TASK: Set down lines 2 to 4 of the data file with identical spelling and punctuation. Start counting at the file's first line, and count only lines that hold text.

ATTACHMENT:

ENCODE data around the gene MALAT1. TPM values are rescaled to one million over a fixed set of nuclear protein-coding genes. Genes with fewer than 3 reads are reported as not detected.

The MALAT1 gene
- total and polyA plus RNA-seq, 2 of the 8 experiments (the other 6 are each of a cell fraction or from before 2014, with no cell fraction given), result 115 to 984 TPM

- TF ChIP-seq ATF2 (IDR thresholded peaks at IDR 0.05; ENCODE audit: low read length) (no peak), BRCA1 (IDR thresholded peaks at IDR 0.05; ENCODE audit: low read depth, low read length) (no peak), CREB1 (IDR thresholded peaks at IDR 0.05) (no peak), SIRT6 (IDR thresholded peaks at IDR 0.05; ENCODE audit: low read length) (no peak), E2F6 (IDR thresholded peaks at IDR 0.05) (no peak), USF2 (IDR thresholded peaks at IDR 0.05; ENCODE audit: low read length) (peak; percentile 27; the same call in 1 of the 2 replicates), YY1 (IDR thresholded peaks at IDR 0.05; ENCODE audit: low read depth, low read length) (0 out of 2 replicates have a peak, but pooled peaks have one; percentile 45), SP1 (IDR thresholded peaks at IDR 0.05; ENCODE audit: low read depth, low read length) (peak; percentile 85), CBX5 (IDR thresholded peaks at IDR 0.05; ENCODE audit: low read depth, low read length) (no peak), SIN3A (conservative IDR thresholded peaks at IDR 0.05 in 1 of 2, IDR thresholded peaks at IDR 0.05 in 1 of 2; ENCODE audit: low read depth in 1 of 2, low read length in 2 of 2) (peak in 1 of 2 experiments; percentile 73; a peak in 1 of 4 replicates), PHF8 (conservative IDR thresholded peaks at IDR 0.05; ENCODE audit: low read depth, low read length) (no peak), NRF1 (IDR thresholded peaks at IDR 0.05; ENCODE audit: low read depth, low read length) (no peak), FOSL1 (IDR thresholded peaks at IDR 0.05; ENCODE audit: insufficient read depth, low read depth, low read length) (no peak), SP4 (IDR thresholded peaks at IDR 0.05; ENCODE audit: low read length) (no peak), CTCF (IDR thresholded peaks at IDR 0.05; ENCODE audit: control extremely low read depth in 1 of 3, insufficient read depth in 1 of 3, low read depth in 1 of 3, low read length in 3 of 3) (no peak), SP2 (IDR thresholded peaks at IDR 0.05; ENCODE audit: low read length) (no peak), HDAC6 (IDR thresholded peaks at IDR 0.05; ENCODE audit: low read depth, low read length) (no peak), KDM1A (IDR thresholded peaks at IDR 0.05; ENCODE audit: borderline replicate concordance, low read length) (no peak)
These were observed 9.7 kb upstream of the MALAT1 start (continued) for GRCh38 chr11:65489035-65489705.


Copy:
The MALAT1 gene
- total and polyA plus RNA-seq, 2 of the 8 experiments (the other 6 are each of a cell fraction or from before 2014, with no cell fraction given), result 115 to 984 TPM

- TF ChIP-seq ATF2 (IDR thresholded peaks at IDR 0.05; ENCODE audit: low read length) (no peak), BRCA1 (IDR thresholded peaks at IDR 0.05; ENCODE audit: low read depth, low read length) (no peak), CREB1 (IDR thresholded peaks at IDR 0.05) (no peak), SIRT6 (IDR thresholded peaks at IDR 0.05; ENCODE audit: low read length) (no peak), E2F6 (IDR thresholded peaks at IDR 0.05) (no peak), USF2 (IDR thresholded peaks at IDR 0.05; ENCODE audit: low read length) (peak; percentile 27; the same call in 1 of the 2 replicates), YY1 (IDR thresholded peaks at IDR 0.05; ENCODE audit: low read depth, low read length) (0 out of 2 replicates have a peak, but pooled peaks have one; percentile 45), SP1 (IDR thresholded peaks at IDR 0.05; ENCODE audit: low read depth, low read length) (peak; percentile 85), CBX5 (IDR thresholded peaks at IDR 0.05; ENCODE audit: low read depth, low read length) (no peak), SIN3A (conservative IDR thresholded peaks at IDR 0.05 in 1 of 2, IDR thresholded peaks at IDR 0.05 in 1 of 2; ENCODE audit: low read depth in 1 of 2, low read length in 2 of 2) (peak in 1 of 2 experiments; percentile 73; a peak in 1 of 4 replicates), PHF8 (conservative IDR thresholded peaks at IDR 0.05; ENCODE audit: low read depth, low read length) (no peak), NRF1 (IDR thresholded peaks at IDR 0.05; ENCODE audit: low read depth, low read length) (no peak), FOSL1 (IDR thresholded peaks at IDR 0.05; ENCODE audit: insufficient read depth, low read depth, low read length) (no peak), SP4 (IDR thresholded peaks at IDR 0.05; ENCODE audit: low read length) (no peak), CTCF (IDR thresholded peaks at IDR 0.05; ENCODE audit: control extremely low read depth in 1 of 3, insufficient read depth in 1 of 3, low read depth in 1 of 3, low read length in 3 of 3) (no peak), SP2 (IDR thresholded peaks at IDR 0.05; ENCODE audit: low read length) (no peak), HDAC6 (IDR thresholded peaks at IDR 0.05; ENCODE audit: low read depth, low read length) (no peak), KDM1A (IDR thresholded peaks at IDR 0.05; ENCODE audit: borderline replicate concordance, low read length) (no peak)